Here at Brad Bailey Law, we have been following, and blogging about, United States v. Johnson, a case recently decided by the Supreme Court of the United States ("SCOTUS") which has significant implications for sentencing in federal criminal cases across the nation, especially here in Massachusetts. In federal court, a defendant who has been convicted of 2 or more prior "crimes of violence" can face massive sentencing enhancements upon subsequent conviction. The term "crime of violence" (or "violent felony") is defined in various places throughout both the U.S. Code as well as in the U.S. Sentencing Guidelines. In Johnson, SCOTUS held that one of the definitions of "crime of violence," namely the so-called "residual clause," in the Armed Career Criminal Act ("ACCA") is unconstitutionally vague. Although the holding in Johnson was limited to the residual clause in the ACCA, the assumption of various Courts of Appeals throughout the country is the holding in Johnson applies to every other statute or regulation where the residual clause is used (be it in the U.S. Sentencing Guidelines or in other parts of the U.S. Code). This is why Johnson has such enormous implications in the realm of federal sentencing. These implications are beginning to percolate throughout the country. In fact, right now there are 2 cases pending before the 1st Circuit Court of Appeals here in New England (U.S. v. Ernest Fields, 14-2137 & U.S. v. Todd Faust, 14-2292) relating to how convictions under Massachusetts' Assault and Battery with a Dangerous Weapon ("ABDW") and Assault and Battery on a Peace Officer ("ABPO") statutes must be handled in light of Johnson.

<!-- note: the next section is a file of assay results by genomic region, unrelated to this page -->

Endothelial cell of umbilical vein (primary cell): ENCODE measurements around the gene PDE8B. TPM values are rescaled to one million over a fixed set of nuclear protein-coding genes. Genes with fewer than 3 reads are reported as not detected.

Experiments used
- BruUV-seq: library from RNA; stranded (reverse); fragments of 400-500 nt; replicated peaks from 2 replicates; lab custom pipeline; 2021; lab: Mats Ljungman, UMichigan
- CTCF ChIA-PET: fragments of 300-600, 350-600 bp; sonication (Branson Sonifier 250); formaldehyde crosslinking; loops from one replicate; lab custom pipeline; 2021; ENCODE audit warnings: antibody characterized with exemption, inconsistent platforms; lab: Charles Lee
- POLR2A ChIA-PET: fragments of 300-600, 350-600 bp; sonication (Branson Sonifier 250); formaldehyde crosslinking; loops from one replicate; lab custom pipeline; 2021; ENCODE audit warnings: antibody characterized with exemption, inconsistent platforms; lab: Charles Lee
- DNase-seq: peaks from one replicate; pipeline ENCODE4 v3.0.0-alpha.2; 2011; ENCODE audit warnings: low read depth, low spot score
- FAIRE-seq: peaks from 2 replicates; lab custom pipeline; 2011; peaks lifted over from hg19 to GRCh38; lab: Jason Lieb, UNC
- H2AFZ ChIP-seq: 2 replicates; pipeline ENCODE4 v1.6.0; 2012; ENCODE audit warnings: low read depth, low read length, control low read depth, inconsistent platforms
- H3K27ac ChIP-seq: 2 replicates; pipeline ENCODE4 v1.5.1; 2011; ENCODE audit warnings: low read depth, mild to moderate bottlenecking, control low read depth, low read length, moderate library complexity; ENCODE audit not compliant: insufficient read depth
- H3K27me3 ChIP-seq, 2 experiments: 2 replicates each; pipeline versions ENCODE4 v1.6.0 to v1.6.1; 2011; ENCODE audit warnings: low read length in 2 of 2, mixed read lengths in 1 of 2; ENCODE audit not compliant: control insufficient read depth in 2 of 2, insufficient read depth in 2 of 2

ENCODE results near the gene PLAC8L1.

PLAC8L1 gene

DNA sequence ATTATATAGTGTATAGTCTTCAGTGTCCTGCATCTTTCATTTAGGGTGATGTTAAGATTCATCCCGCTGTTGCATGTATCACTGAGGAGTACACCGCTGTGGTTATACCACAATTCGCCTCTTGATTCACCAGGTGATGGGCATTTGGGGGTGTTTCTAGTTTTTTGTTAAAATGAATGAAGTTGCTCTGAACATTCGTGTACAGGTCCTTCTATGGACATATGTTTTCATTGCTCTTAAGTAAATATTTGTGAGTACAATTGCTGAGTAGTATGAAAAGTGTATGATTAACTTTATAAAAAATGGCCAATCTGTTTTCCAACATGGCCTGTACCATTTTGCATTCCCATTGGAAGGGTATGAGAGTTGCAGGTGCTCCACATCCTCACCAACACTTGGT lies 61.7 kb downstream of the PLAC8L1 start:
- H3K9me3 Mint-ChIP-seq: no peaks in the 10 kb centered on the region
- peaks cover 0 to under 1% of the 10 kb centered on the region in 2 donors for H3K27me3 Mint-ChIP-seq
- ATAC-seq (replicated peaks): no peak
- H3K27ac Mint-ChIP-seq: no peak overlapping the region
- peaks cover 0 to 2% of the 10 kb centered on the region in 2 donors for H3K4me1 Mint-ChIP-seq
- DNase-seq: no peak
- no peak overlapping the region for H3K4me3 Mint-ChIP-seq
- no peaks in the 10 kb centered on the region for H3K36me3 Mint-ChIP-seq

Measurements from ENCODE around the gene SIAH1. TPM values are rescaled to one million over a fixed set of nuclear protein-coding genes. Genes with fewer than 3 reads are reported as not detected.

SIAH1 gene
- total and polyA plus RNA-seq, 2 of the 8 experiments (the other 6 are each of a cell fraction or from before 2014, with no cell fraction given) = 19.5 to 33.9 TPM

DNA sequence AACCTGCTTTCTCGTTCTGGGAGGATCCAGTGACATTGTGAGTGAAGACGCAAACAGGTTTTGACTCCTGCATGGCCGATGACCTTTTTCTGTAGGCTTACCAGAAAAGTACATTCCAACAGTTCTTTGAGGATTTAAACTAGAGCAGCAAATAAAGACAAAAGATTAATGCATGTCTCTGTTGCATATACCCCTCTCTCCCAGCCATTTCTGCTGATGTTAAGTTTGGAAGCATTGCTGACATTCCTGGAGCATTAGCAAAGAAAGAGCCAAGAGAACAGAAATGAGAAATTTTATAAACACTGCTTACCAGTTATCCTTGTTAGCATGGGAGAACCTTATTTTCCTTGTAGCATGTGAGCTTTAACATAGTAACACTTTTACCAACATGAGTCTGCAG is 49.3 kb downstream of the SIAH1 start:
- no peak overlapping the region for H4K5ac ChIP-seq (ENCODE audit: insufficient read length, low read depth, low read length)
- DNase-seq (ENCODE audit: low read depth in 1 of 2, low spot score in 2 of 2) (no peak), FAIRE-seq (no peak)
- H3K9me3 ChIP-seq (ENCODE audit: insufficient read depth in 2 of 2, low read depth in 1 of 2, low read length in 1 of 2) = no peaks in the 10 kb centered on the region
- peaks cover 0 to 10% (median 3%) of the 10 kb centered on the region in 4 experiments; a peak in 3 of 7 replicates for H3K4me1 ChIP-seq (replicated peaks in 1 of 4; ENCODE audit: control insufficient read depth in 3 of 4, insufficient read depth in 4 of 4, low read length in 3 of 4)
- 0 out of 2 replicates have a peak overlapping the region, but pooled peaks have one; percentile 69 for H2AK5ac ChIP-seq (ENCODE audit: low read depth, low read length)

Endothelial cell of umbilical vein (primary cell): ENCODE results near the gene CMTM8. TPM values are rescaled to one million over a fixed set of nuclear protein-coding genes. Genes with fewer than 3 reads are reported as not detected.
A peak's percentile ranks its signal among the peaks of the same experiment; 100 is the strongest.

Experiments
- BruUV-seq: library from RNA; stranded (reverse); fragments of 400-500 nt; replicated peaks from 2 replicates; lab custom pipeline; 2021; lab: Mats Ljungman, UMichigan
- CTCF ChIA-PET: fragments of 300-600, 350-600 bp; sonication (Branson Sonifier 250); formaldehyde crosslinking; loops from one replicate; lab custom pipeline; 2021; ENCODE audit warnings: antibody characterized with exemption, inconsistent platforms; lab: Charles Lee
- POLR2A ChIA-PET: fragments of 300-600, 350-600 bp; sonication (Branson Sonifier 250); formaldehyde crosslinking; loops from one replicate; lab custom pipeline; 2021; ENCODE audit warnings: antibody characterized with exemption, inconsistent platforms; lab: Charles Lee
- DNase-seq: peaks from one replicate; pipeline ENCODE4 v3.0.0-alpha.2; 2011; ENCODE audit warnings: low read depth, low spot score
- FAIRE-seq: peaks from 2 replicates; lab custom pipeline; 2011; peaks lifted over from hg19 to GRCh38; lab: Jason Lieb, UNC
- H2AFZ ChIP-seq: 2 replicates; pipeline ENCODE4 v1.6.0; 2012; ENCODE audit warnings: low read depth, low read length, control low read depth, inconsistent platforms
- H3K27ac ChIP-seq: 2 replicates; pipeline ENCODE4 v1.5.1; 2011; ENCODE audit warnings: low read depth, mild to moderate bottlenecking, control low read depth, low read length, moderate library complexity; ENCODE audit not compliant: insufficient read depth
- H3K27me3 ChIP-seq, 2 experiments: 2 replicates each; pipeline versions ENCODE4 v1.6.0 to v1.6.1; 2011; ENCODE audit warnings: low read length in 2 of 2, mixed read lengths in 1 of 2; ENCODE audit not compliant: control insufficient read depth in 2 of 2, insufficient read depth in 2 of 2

In essence, the residual clause states that where the prior conviction involves conduct that presents a serious potential risk of physical injury to another, that conviction constitutes a crime of violence. The 1st Circuit has previously held that Massachusetts' ABDW and ABPO statutes do fall under the residual clause. Because the residual clause has since been ruled unconstitutional by SCOTUS, the question being decided in the 1st Circuit is whether these statutes fit within the other definition of a "crime of violence."